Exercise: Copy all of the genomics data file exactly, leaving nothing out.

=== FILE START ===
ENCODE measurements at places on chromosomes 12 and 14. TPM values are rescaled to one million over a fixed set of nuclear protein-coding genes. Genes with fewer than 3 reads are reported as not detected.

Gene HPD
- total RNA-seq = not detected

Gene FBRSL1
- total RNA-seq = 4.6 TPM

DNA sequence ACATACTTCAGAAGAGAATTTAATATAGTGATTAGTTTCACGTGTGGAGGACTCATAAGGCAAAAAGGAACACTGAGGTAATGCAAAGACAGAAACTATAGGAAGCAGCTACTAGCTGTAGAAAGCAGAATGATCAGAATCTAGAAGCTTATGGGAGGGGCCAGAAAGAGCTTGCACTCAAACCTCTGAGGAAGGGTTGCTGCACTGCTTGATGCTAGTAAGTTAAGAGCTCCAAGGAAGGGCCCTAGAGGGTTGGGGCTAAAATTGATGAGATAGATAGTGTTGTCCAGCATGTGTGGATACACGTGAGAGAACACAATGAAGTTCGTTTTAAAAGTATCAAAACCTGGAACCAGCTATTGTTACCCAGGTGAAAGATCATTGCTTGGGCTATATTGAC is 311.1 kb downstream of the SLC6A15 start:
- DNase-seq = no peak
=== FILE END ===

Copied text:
ENCODE measurements at places on chromosomes 12 and 14. TPM values are rescaled to one million over a fixed set of nuclear protein-coding genes. Genes with fewer than 3 reads are reported as not detected.

Gene HPD
- total RNA-seq = not detected

Gene FBRSL1
- total RNA-seq = 4.6 TPM

DNA sequence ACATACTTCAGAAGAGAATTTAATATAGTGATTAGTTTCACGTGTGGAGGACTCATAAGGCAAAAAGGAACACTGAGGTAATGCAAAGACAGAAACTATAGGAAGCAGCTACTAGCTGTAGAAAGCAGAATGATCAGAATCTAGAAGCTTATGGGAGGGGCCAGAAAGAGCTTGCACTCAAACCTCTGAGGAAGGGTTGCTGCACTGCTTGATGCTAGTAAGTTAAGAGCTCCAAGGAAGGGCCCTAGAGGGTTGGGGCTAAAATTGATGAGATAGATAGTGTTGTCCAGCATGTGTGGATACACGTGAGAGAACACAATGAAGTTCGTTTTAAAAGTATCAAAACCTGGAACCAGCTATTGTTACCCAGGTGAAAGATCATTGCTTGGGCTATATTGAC is 311.1 kb downstream of the SLC6A15 start:
- DNase-seq = no peak